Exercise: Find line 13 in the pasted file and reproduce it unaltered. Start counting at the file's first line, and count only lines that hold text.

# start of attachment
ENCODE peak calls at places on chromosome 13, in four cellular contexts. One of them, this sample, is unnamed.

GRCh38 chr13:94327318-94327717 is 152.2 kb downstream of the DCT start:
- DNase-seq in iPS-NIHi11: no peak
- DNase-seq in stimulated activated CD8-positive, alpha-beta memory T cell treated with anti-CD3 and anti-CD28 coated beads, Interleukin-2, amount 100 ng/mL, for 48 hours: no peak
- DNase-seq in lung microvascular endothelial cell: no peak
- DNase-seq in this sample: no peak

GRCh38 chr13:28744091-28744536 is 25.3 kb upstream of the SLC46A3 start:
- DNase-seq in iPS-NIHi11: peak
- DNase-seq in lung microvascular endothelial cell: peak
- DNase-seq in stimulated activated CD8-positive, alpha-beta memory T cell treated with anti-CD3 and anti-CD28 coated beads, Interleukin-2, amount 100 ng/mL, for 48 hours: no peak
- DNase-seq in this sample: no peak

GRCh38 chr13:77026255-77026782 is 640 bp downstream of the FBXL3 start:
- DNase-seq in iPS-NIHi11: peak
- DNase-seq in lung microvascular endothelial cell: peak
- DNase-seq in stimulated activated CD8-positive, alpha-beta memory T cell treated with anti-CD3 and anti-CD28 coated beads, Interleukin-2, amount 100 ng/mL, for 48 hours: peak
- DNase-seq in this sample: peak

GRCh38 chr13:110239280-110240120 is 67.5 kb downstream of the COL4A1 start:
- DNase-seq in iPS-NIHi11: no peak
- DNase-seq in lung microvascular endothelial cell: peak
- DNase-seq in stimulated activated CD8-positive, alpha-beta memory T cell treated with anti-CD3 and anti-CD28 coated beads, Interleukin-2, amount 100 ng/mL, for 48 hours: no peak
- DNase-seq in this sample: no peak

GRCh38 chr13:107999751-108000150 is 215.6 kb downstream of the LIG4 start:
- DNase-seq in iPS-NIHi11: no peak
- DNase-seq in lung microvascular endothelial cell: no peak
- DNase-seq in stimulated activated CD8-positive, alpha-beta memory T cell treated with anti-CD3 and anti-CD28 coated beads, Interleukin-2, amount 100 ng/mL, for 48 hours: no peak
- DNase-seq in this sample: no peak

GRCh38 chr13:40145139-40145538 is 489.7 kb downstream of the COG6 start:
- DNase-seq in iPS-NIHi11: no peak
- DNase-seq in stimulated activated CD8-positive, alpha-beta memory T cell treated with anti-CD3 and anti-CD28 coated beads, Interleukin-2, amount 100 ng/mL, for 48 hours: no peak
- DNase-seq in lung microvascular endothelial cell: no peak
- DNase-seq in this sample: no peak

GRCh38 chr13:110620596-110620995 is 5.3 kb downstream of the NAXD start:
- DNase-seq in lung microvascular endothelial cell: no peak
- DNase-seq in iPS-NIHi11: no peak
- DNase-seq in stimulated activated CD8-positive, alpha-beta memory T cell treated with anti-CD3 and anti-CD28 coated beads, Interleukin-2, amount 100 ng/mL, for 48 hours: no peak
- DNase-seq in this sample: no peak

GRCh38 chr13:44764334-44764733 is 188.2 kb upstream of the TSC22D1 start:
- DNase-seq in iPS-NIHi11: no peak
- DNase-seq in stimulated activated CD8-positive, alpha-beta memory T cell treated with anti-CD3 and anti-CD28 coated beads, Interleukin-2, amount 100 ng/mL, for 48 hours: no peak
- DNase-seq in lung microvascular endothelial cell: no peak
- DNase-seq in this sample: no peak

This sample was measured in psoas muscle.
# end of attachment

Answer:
- DNase-seq in iPS-NIHi11: peak